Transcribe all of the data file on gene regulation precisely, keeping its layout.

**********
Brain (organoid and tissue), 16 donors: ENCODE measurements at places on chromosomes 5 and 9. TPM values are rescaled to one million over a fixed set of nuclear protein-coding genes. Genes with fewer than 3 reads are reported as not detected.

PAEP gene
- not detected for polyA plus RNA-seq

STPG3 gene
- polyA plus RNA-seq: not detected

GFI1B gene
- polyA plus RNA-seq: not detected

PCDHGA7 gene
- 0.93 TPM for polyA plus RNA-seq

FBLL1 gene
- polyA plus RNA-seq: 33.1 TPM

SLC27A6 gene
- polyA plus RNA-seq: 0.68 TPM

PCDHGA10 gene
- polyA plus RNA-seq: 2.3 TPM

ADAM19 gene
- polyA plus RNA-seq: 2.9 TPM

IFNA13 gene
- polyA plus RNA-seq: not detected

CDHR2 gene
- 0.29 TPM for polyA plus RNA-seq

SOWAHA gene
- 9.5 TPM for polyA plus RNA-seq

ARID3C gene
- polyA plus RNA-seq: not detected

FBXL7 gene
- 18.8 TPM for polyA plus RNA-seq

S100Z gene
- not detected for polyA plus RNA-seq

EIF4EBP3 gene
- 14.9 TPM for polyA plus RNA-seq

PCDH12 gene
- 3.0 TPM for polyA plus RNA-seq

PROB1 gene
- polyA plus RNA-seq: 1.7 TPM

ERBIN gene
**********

Brain (organoid and tissue), 16 donors: ENCODE measurements at places on chromosomes 5 and 9. TPM values are rescaled to one million over a fixed set of nuclear protein-coding genes. Genes with fewer than 3 reads are reported as not detected.

PAEP gene
- not detected for polyA plus RNA-seq

STPG3 gene
- polyA plus RNA-seq: not detected

GFI1B gene
- polyA plus RNA-seq: not detected

PCDHGA7 gene
- 0.93 TPM for polyA plus RNA-seq

FBLL1 gene
- polyA plus RNA-seq: 33.1 TPM

SLC27A6 gene
- polyA plus RNA-seq: 0.68 TPM

PCDHGA10 gene
- polyA plus RNA-seq: 2.3 TPM

ADAM19 gene
- polyA plus RNA-seq: 2.9 TPM

IFNA13 gene
- polyA plus RNA-seq: not detected

CDHR2 gene
- 0.29 TPM for polyA plus RNA-seq

SOWAHA gene
- 9.5 TPM for polyA plus RNA-seq

ARID3C gene
- polyA plus RNA-seq: not detected

FBXL7 gene
- 18.8 TPM for polyA plus RNA-seq

S100Z gene
- not detected for polyA plus RNA-seq

EIF4EBP3 gene
- 14.9 TPM for polyA plus RNA-seq

PCDH12 gene
- 3.0 TPM for polyA plus RNA-seq

PROB1 gene
- polyA plus RNA-seq: 1.7 TPM

ERBIN gene